And here is where Sorel and Nietzsche culminate under Mussolini. But above all else, here is where Hegel influenced the views of great politicians like Mussolini and great minds like Giovanni Gentile. It is worth noting that the realization that culminated under Mussolini and Gentile had precedents in Italian Proto-Fascists like D’annunzio, Marinetti, Alceste De Ambris, etc…; the French Cercle Proudhoun of Georges Valois, which was influenced by Maurice Barres, Charles Maurras, Georges Sorel, etc…; and the German Conservative Revolution of Feder, Heidegger, Junger, Sombart, Spann, Spengler, Schmitt, etc…

And where the Conservative Revolution helped to fuel the flames of the Freikorps, the Italian Proto-Fasicsts helped to inspire the Arditi.

It is interesting to note that France should be one of the places for Fascism to blossom in light of the fact that, by this point in history, it had been ruled by an Italian (Napoleon) and occupied by Prussia under Frederick the Great. 

Caesarism, Bonapartism, and Totalism

Some sociologists of the Twentieth Century, like Max Weber, would argue that the Caesarism of someone like Napoleon (along with Napoleon III) is a byproduct of mass democracy in the same way rational bureaucracy is a byproduct of Western Capitalism. This concept of “the Iron Cage” of bureaucracy was further formalized and broadened by the Italian Elitist School into “the Iron Law of Oligarchy” of Robert Michels (an Italian Fascist himself), which understood that “he who says organization, says oligarchy”.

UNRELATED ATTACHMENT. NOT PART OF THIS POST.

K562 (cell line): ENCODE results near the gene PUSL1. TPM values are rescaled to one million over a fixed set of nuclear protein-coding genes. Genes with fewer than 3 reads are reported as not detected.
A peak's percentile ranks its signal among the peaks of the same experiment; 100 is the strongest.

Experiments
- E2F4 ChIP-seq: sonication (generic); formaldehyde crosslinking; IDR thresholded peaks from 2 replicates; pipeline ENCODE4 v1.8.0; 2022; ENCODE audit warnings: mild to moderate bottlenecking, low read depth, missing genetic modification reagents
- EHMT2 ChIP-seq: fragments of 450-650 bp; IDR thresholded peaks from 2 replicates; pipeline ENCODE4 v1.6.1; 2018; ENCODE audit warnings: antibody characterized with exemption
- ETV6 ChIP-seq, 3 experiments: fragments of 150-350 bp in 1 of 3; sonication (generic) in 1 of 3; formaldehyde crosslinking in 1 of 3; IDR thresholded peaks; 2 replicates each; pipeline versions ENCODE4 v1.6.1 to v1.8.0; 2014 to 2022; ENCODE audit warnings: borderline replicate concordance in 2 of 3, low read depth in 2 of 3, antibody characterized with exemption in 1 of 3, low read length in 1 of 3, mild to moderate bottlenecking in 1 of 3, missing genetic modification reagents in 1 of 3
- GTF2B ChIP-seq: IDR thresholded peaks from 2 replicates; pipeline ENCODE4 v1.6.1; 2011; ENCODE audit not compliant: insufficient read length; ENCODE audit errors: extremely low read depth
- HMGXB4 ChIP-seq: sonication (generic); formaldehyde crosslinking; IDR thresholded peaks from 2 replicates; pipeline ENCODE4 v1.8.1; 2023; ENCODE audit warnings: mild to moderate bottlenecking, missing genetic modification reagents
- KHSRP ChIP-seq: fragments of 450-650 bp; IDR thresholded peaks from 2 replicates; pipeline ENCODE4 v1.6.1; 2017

In the tradition of Goethe, historians like Oswald Spengler argued that Caesarist movements occur within the natural process of the lifespan of a given civilization, which was in contrast to someone like Hegel, who believed that liberty achieved through a strong state was the final stage of history.

Here we get at the distinction between Causality-Thinkers and Destiny-Thinkers, as Francis Parker Yockey expanded upon in Imperium his sequel to Spengler’s Decline of the West: On one hand, we have thinkers who look at the limitations and lifespans placed on a given population; on the other hand, we have thinkers who grasp that vital potential that allows populations to overcome all odds.

And if we hope to win in spite of the odds against us, we cannot afford to give into the fatalism of causal-thinking in terms of some historical morphology like Spengler or Yockey, instead, we need the endless self-determination of the STATE, which Hegel rightly noted to be “the march of God”.

We need Caesarism and Bonapartism, but above all else, we need an all-encompassing type of Totalitarianism or Totalism. 

2 thoughts on “On il Fin de Siecle & il Nove Cento

  • September 21, 2020 at 3:29 pm
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    You got the centuries for the philosophers wrong in some parts, such as saying marx and hegel were from the 20th century. Otherwise great read.

    • September 21, 2020 at 8:18 pm
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      The point wasn’t that Marx and Nietzsche were from the 20th Century, but that they were the greatest thinkers to inspire it.